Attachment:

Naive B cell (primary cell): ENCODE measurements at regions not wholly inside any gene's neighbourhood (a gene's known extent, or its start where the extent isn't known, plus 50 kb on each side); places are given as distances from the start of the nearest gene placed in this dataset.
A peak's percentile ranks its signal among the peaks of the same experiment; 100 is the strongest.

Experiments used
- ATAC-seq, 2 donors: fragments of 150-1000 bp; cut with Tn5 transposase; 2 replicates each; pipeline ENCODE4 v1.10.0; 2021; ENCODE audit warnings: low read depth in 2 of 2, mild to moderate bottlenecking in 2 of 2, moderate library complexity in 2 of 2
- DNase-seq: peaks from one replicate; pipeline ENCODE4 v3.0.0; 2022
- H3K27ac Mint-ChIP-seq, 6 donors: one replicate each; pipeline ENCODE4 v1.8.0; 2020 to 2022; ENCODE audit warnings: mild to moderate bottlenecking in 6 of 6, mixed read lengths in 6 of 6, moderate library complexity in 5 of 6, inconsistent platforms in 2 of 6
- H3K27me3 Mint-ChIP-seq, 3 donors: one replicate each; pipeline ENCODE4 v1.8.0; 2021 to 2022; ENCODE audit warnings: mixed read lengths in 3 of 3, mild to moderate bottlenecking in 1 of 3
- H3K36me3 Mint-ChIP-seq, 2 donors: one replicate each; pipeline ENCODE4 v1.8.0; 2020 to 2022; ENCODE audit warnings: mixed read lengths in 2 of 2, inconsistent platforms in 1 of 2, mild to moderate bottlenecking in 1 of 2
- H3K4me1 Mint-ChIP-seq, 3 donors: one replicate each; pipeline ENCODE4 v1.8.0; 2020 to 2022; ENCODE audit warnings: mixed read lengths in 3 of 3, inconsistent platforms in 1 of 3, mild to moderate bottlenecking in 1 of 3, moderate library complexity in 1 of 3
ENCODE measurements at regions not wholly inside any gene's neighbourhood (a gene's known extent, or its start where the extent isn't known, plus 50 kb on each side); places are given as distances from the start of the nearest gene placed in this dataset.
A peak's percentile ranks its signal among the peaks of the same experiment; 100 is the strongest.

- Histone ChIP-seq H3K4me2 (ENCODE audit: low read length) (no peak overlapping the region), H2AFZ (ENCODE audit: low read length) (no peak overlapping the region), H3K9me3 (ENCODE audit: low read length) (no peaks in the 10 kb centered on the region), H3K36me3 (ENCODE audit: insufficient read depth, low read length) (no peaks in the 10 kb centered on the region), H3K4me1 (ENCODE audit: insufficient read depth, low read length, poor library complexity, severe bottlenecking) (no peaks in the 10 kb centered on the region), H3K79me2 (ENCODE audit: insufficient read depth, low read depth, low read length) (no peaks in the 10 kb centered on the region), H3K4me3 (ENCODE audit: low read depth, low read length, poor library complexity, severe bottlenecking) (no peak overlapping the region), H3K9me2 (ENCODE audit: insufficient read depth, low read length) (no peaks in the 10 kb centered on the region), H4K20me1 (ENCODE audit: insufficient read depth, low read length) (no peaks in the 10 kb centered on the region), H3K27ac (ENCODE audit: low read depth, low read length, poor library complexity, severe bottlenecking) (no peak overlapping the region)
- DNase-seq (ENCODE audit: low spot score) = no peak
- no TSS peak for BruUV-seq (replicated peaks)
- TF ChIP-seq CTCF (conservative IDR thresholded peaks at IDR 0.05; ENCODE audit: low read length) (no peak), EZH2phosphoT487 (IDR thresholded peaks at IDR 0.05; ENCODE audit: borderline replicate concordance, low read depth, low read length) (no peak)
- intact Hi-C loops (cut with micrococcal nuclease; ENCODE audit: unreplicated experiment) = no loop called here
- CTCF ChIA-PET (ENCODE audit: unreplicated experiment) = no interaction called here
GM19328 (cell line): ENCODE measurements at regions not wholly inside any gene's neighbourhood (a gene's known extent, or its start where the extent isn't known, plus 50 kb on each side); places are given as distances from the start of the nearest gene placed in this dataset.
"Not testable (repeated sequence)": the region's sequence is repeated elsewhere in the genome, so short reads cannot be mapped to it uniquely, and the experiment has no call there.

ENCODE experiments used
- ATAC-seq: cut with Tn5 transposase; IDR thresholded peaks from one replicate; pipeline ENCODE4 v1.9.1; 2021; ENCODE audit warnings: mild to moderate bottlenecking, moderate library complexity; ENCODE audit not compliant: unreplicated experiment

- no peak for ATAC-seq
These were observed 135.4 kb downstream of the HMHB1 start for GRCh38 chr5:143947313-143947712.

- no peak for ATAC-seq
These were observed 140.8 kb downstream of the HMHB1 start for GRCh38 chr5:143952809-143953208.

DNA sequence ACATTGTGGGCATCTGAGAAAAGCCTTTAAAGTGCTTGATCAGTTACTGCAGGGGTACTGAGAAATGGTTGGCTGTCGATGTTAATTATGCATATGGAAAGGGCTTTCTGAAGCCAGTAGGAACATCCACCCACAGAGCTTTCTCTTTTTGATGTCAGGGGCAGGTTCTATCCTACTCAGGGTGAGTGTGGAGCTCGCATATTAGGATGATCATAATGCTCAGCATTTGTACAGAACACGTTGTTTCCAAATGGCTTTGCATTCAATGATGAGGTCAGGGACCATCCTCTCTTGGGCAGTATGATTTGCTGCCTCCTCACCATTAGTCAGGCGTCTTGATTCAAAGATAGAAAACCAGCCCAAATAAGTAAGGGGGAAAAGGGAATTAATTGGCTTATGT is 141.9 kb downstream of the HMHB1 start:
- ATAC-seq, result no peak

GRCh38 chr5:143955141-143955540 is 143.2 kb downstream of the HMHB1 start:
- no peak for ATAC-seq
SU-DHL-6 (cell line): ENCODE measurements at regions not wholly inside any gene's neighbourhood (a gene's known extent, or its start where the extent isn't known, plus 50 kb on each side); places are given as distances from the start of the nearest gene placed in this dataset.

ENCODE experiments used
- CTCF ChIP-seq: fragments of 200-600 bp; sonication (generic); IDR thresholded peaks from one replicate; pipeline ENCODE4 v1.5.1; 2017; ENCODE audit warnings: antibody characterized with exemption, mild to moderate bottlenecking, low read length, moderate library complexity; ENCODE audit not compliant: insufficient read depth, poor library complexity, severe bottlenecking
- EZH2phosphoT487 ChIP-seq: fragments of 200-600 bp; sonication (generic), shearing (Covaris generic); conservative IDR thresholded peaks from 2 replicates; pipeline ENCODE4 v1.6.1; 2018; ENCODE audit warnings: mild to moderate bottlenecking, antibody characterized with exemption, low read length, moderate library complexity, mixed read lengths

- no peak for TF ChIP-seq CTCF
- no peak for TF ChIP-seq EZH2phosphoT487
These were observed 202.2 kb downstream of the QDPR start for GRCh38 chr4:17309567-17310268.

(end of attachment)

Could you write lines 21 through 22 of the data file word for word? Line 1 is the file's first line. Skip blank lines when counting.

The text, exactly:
- ATAC-seq: cut with Tn5 transposase; IDR thresholded peaks from one replicate; pipeline ENCODE4 v1.9.1; 2021; ENCODE audit warnings: mild to moderate bottlenecking, moderate library complexity; ENCODE audit not compliant: unreplicated experiment

- no peak for ATAC-seq